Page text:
The idea was simple: use tetrahedral copper(I) to complex two phenanthroline units that were 2,9-disubstituted with phenols. Addition of a base (caesium carbonate) and a diiodopolyethylene­glycol rapidly led to an interlocked structure. Removal of the copper proved harder than expected due to the ‘catenane effect’ – the first emergent property to be identified in the field of mechanical bonds – but once it was removed very high yields of a functionalised [2]catenane resulted. The structure was proved beyond a doubt in 1985 with an X-ray crystal structure. By removing the copper atom, the phenanthrolines had moved 11 Å – the first example of translational isomerisation.

Sauvage went on to use metal templating to make [3]catenates (Angew. Chem. 1987, vol. 26, p. 661), a prototype for the synthesis of high molecular weight polycatenanes, and the first molecule knot – a trefoil, the simplest non-trivial knot being reported in 1989 by Sauvage (Angew. Chem. 1989, vol. 28, p. 189) and a doubly interlocked [2]catenane, the so-called Solomon’s link (J. Am. Chem. Soc. 1994, vol. 116, p. 375). The synthesis of a trefoil effectively crossed the boundary between art and science. Like Eaton’s 1964 synthesis of cubane, Sauvage’s synthesis of a trefoil knot is clearly a result of logic; in the construction of a synthetic strategy, it is also art, not only the simple beauty of the product, but also in the cleverness of the approach. To quote a master of synthesis, E.J. Corey:

The synthetic chemist is more than a logician and strategist; he is an explorer strongly influenced to speculate, to imagine, and even to create. These added elements provide the touch of artistry, which can hardly be included in a cataloguing of the basic principles of Synthesis, but they are very real and extremely important ...

During the 1990s, Sauvage and his research group designed and synthesised a large series of multicomponent transition metal complexes. For example, in collaboration with the Fujita group (University of Tokyo), Sauvage was able to get quantitative yields of [2]catenanes and Solomon’s links using palladium (Fujita) and copper (Sauvage).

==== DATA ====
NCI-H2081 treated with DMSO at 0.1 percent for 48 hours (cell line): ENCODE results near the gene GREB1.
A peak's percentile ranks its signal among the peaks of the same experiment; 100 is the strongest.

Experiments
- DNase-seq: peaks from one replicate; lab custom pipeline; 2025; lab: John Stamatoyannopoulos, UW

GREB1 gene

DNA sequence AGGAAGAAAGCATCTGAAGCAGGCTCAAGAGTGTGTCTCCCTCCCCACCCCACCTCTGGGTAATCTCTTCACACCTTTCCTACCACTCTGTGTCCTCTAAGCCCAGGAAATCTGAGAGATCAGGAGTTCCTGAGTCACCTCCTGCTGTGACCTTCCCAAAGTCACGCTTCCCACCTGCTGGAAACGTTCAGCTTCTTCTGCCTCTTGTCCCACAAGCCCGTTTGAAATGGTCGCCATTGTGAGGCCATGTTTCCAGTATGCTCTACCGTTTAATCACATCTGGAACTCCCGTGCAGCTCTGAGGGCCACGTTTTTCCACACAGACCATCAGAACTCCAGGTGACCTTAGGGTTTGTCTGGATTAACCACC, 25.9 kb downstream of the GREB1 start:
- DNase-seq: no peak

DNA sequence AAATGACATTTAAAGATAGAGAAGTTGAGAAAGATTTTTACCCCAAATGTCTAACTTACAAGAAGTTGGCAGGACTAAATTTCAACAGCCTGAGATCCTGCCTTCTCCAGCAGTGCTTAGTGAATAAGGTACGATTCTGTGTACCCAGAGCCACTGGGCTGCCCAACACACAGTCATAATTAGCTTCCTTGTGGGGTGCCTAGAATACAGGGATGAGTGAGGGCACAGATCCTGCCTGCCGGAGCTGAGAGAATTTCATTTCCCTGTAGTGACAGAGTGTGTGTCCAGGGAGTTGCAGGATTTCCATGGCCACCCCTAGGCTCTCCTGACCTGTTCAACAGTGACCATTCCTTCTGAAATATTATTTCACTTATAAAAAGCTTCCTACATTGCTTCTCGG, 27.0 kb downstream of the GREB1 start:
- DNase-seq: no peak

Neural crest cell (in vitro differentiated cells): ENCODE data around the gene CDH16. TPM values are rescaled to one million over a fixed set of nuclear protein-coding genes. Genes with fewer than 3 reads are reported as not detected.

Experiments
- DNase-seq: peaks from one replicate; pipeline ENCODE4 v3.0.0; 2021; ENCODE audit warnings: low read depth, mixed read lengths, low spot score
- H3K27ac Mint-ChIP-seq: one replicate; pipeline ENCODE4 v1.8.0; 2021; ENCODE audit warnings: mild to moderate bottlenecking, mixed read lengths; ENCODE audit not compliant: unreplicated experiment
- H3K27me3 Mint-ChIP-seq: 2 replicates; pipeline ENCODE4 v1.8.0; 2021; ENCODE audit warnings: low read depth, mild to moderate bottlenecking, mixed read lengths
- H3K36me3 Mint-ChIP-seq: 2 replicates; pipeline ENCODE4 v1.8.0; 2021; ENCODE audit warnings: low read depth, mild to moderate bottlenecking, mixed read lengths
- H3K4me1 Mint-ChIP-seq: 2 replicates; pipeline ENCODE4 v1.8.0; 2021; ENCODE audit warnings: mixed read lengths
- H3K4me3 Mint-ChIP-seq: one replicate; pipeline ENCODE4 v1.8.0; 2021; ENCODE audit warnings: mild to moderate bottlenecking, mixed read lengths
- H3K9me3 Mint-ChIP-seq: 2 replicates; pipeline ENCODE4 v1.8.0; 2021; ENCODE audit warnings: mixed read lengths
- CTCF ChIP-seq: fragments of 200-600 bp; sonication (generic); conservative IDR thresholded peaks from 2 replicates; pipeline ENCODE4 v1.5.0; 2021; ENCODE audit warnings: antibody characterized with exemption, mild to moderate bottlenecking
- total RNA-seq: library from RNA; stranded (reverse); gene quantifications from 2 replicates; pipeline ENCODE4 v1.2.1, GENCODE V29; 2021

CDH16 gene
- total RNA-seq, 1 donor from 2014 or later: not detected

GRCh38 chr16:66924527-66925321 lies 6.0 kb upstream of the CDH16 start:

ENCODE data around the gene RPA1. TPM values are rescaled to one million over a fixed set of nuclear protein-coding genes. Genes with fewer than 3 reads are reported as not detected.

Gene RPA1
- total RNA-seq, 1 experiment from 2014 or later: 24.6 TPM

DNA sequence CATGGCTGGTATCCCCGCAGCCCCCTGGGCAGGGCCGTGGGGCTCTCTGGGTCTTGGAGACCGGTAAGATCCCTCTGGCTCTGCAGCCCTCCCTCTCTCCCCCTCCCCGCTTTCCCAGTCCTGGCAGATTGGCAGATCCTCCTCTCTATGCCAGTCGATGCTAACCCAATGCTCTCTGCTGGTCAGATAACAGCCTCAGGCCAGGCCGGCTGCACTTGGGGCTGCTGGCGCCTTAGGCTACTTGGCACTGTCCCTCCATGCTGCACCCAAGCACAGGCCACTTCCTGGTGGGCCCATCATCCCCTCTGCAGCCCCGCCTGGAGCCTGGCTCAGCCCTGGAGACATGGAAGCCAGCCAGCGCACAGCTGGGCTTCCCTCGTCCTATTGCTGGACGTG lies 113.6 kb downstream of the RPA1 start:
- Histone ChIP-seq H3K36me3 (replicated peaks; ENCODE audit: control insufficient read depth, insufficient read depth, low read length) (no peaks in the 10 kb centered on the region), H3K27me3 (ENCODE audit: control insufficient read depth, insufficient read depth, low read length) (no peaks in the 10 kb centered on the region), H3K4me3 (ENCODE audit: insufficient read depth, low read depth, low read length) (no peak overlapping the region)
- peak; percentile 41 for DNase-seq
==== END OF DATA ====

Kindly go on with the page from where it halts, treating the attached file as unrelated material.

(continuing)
The challenge now was to instil utility into these molecules and the first step would require the interlocked systems to move in a controllable way. This was the focus of Fraser Stoddart’s research at Sheffield but also became a focus of Jean-Pierre Sauvage’s group in the late 1990s and 2000s. Sauvage had already demonstrated the movement of [2]catenanes when uncomplexed (see above), and in 1996 he was able to demonstrate an electrochemically controlled translation in [2]catenanes by incorporation of phenanthroline and terpyridine in the macrocycles. Copper(I) tends to complex the two phenanthroline residues in a tetrahedral complex, but when oxidised to copper(II) it tends to an octahedral configuration, switching to the terpyridine ligands, thus creating a controllable motion.

Catenanes, rotaxanes and knots opened the door to new areas of chemistry as well as structurally more complicated motors, machines and nanotechnology. Along with catenanes and rotaxanes, knotted molecules are now commonplace components of integrated molecular machines, often displaying emergent properties that are more than just the sum of their parts.

In common with other great scientists, Sauvage identified a big problem and brought a solution. To do this, he ventured into a chemical wasteland that had been largely forsaken by other chemists since the 1960s and created a niche for himself through the application of transition-metal-templated macrocyclisation to make topological molecules. He was soon joined by hundreds of other research groups that elaborated his original ideas and made beautiful interconnected molecules and even machines.

In the next issue, we will look at the contributions of Fraser Stoddart and Ben Feringa, who took topological molecules, translational isomerisation and photochemical isomerisation and turned them into switches, motors and nanomachines.

Peter Karuso FRACI CChem FRSN is Professor of Chemistry at Macquarie University, Sydney. Part II will appear in the next issue.

Jean-Marie Lehn giving the opening lecture at the 65th birthday/retirement party of Jean-Pierre Sauvage, December 2009, showing the young Jean-Pierre Sauvage at the bench in Lehn’s lab in 1969. Jean Weiss

[2]catenane, trefoil and Solomon's link